la nina barroIt is easy to speak of life and the wonders of human nature with trite, meaningless and fluffy words. It is harder but far more effective to show these things, as La Niña Barro does.

The performance is so simple: movement by Elizabeth Sogorb, hollow notes plucked on an mbira – a thumb piano – by Alex Rodes and Spanish poetry by Marta Massé. Sogorb is meant to be naked, a fundamental part of the show’s meaning, but the venue’s restrictions mean she is in a skinsuit.

La Niña Barro, the mud girl, is a limp mass squirming out of her plastic cocoon. Her eyes are caked in mud, her hair and skin matted with clay. She emerges, wakes and tries to find her feet like a newborn calf. She experiences a progression, slowly understanding all her senses.

First, she moves. Then she sees, the muddy eyes open. She learns how to control her body, to stand on her feet. She grows: she is la niña, la chica, la mujer, la anciana. She feels human pleasures, like sensation – giggling as she lets water drip down her body. The mbira melody makes her aware of her ability to hear and, hearing, she dances to the plucked notes.

Sogorb’s absolute absence of shame at her naked body, her wide-eyed curiosity and complete innocence are like a rebirth, a challenge to the audience to re-evaluate the limits we like to impose on ourselves – to be numb, not to feel. It is not saying we should all be naked all the time, but it is reminding us that senses and sensation and the ability to enjoy them are valuable things.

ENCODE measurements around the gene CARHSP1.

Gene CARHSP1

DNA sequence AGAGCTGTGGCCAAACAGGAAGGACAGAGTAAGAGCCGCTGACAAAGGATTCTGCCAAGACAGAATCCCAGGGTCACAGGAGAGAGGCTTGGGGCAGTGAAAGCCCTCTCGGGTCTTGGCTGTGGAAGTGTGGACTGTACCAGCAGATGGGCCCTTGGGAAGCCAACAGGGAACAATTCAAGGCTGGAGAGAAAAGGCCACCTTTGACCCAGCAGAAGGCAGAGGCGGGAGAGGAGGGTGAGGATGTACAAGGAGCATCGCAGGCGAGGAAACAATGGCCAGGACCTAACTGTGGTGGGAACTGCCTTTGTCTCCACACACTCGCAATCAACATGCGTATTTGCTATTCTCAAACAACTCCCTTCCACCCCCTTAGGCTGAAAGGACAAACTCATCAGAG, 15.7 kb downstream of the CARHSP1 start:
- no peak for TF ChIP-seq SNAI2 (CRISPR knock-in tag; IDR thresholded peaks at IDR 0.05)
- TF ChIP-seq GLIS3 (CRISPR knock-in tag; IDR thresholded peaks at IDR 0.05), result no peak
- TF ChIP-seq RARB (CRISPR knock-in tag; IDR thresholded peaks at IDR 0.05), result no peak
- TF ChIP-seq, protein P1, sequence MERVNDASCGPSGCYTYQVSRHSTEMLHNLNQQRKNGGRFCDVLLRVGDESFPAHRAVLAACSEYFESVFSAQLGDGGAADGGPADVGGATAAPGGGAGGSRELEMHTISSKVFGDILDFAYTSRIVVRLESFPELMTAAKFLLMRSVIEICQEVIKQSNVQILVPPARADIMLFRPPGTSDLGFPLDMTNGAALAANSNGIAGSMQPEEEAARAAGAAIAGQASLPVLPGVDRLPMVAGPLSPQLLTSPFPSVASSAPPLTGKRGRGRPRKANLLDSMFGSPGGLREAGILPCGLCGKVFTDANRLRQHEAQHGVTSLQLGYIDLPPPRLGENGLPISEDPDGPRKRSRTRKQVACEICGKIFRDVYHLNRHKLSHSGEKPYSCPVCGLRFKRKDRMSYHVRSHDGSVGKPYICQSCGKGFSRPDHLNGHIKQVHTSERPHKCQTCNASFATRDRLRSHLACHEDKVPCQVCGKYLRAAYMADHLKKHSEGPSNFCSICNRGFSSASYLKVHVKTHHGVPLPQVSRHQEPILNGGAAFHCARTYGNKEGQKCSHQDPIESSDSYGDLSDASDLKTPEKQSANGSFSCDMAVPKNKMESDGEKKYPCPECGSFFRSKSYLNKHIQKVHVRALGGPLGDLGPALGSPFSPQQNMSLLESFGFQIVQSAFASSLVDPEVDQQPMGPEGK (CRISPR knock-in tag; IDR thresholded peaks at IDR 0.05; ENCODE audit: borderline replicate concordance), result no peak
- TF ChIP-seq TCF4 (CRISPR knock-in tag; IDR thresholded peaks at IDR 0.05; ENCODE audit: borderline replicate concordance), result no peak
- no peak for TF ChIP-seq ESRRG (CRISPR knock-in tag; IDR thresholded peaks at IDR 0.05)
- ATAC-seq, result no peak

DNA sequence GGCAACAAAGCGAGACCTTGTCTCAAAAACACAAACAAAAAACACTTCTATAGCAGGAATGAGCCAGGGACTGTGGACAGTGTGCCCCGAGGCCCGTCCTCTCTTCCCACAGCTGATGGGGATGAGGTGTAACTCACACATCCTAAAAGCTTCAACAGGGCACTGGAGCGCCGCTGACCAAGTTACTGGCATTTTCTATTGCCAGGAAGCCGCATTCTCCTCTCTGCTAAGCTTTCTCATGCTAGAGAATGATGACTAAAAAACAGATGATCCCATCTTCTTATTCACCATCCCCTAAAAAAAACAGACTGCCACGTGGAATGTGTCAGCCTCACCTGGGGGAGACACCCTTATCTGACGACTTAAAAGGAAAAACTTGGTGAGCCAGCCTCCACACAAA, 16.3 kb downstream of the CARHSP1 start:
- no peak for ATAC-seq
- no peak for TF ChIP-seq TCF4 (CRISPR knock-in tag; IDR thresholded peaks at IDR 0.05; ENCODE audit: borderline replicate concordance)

La Niña learns about the restrictions that make us human, too: Rodes chides her for dousing herself in water, she begins to learn ‘right’ and ‘wrong’. Rodes blindfolds her with a cloth, removing one of the senses she has just learnt to enjoy.

The quality of Sogorb’s movement and expression is innocent but not childlike, instead she captures some raw, untainted essence of being human, something Edenic and prelapsarian. What does she represent? Woman? Or human, as opposed to animal? Or is La Niña Barro just a character created from Massé’s poetry? Despite saying and doing so little, the performance asks so much. In the clamour of a festival city a naked woman covered in mud gives an earnest performance and provides a simple, valuable space for pause and reflection.

La Niña Barro is at Laughing Horse at the Newsroom (Venue 93) until 24 August. For more information and tickets visit the EdFringe website